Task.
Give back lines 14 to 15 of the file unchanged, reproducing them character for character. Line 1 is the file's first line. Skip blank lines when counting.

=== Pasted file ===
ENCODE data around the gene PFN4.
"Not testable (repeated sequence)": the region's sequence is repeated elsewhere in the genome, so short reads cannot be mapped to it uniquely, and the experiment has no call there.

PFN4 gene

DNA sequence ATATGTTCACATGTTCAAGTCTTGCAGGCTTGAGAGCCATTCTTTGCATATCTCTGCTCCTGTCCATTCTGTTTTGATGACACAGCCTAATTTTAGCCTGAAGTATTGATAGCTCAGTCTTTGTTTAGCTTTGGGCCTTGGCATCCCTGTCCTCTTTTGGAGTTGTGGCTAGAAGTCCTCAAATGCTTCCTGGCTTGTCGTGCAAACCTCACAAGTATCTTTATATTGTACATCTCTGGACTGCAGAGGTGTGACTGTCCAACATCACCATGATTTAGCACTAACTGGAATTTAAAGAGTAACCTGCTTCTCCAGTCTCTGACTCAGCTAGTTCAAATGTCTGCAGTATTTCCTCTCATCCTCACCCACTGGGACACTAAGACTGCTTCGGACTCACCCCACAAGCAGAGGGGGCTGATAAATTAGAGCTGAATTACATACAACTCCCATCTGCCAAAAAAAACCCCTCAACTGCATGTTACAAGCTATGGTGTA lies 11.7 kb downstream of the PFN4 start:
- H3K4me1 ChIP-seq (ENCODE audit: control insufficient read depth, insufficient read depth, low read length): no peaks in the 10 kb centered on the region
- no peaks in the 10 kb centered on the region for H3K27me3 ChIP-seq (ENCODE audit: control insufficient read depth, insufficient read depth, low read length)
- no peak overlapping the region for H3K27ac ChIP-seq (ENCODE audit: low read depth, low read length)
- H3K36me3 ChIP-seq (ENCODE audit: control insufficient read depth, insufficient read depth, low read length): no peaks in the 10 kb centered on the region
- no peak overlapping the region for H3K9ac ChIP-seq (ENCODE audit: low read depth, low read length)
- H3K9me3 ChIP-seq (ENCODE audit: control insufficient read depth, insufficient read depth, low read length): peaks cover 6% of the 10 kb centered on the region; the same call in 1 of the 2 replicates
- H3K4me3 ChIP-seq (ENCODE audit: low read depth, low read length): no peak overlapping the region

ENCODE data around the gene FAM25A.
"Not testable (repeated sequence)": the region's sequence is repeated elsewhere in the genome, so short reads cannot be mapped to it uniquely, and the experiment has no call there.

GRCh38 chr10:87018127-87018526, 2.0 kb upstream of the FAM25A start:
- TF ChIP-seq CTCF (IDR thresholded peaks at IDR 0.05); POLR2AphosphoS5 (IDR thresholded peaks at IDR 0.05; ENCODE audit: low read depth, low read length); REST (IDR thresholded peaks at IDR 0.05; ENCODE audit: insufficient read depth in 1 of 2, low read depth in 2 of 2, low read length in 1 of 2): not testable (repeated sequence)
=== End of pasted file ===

GRCh38 chr10:87018127-87018526, 2.0 kb upstream of the FAM25A start:
- TF ChIP-seq CTCF (IDR thresholded peaks at IDR 0.05); POLR2AphosphoS5 (IDR thresholded peaks at IDR 0.05; ENCODE audit: low read depth, low read length); REST (IDR thresholded peaks at IDR 0.05; ENCODE audit: insufficient read depth in 1 of 2, low read depth in 2 of 2, low read length in 1 of 2): not testable (repeated sequence)